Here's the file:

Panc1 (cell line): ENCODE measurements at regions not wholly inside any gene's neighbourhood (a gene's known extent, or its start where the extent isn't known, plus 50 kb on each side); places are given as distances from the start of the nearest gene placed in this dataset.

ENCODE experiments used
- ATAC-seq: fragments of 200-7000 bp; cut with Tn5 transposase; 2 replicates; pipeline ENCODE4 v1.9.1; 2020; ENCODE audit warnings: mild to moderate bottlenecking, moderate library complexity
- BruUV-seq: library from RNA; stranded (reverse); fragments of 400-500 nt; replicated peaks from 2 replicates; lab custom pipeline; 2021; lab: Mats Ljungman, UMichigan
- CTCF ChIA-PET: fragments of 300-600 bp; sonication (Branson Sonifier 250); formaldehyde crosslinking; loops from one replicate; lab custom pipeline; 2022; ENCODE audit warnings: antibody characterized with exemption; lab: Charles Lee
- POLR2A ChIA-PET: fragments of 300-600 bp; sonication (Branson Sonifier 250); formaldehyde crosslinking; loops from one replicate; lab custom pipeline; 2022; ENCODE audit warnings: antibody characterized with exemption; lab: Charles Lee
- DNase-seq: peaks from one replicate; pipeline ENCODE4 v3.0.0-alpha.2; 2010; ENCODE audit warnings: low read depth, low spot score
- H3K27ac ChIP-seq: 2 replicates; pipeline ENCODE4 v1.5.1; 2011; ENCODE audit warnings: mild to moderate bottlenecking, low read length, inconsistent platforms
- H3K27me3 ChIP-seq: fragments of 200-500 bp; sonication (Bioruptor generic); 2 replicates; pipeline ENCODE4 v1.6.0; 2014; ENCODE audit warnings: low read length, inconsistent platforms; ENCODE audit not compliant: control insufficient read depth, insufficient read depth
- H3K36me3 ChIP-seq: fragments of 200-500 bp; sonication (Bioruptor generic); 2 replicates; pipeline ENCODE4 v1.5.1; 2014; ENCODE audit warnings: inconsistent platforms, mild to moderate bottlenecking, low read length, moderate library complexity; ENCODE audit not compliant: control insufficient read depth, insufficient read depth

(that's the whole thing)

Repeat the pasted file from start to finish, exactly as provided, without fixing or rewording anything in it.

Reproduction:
Panc1 (cell line): ENCODE measurements at regions not wholly inside any gene's neighbourhood (a gene's known extent, or its start where the extent isn't known, plus 50 kb on each side); places are given as distances from the start of the nearest gene placed in this dataset.

ENCODE experiments used
- ATAC-seq: fragments of 200-7000 bp; cut with Tn5 transposase; 2 replicates; pipeline ENCODE4 v1.9.1; 2020; ENCODE audit warnings: mild to moderate bottlenecking, moderate library complexity
- BruUV-seq: library from RNA; stranded (reverse); fragments of 400-500 nt; replicated peaks from 2 replicates; lab custom pipeline; 2021; lab: Mats Ljungman, UMichigan
- CTCF ChIA-PET: fragments of 300-600 bp; sonication (Branson Sonifier 250); formaldehyde crosslinking; loops from one replicate; lab custom pipeline; 2022; ENCODE audit warnings: antibody characterized with exemption; lab: Charles Lee
- POLR2A ChIA-PET: fragments of 300-600 bp; sonication (Branson Sonifier 250); formaldehyde crosslinking; loops from one replicate; lab custom pipeline; 2022; ENCODE audit warnings: antibody characterized with exemption; lab: Charles Lee
- DNase-seq: peaks from one replicate; pipeline ENCODE4 v3.0.0-alpha.2; 2010; ENCODE audit warnings: low read depth, low spot score
- H3K27ac ChIP-seq: 2 replicates; pipeline ENCODE4 v1.5.1; 2011; ENCODE audit warnings: mild to moderate bottlenecking, low read length, inconsistent platforms
- H3K27me3 ChIP-seq: fragments of 200-500 bp; sonication (Bioruptor generic); 2 replicates; pipeline ENCODE4 v1.6.0; 2014; ENCODE audit warnings: low read length, inconsistent platforms; ENCODE audit not compliant: control insufficient read depth, insufficient read depth
- H3K36me3 ChIP-seq: fragments of 200-500 bp; sonication (Bioruptor generic); 2 replicates; pipeline ENCODE4 v1.5.1; 2014; ENCODE audit warnings: inconsistent platforms, mild to moderate bottlenecking, low read length, moderate library complexity; ENCODE audit not compliant: control insufficient read depth, insufficient read depth